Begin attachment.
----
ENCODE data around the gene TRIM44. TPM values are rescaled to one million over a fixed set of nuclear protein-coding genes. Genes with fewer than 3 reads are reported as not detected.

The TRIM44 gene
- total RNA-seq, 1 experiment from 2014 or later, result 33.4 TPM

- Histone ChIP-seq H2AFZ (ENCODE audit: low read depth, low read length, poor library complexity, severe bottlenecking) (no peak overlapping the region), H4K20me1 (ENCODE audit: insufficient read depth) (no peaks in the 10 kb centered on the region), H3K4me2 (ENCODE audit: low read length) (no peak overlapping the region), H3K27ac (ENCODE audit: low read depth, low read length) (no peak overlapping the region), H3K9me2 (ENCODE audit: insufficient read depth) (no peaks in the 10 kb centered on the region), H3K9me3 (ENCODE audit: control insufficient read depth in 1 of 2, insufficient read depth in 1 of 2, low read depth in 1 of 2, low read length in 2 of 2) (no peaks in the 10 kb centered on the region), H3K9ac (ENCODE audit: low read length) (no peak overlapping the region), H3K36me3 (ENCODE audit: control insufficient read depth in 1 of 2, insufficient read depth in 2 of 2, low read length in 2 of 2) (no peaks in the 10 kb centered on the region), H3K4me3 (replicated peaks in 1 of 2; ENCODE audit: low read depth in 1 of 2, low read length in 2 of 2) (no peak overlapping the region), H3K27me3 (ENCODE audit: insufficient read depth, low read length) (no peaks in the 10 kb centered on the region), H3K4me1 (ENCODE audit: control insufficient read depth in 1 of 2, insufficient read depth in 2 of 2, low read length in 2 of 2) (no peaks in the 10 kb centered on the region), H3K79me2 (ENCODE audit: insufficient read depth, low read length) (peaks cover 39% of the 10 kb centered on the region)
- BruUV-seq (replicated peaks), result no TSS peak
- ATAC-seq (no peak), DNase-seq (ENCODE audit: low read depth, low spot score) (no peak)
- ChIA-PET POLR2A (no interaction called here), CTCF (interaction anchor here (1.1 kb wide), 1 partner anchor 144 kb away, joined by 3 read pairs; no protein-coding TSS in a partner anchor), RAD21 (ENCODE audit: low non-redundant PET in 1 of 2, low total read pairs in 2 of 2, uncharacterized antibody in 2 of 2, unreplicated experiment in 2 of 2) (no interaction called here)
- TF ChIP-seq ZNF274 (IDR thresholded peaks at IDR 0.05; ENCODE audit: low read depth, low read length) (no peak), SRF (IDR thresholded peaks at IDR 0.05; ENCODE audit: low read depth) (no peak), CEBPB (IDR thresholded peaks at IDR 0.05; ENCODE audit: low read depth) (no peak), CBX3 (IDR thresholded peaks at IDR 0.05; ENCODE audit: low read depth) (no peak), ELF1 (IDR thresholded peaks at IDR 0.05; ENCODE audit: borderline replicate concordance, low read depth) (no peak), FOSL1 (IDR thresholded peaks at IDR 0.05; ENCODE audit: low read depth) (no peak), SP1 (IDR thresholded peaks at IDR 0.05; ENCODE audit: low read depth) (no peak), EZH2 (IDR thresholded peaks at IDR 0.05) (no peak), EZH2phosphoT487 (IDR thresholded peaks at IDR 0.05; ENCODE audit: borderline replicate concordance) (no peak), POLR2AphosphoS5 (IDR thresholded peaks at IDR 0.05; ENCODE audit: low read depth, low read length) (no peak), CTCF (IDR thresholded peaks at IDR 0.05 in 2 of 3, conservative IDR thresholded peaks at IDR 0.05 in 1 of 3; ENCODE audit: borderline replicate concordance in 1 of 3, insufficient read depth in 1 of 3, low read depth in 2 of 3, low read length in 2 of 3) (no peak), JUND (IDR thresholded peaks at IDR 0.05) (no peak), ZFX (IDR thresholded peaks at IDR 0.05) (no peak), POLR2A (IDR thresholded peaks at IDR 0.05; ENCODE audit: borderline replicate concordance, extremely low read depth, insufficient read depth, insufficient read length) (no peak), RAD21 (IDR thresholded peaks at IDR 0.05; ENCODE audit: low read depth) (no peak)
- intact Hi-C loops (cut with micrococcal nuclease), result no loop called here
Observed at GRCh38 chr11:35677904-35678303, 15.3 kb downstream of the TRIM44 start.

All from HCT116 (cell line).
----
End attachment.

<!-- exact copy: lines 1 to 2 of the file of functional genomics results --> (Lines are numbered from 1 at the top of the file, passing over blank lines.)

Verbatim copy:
ENCODE data around the gene TRIM44. TPM values are rescaled to one million over a fixed set of nuclear protein-coding genes. Genes with fewer than 3 reads are reported as not detected.

The TRIM44 gene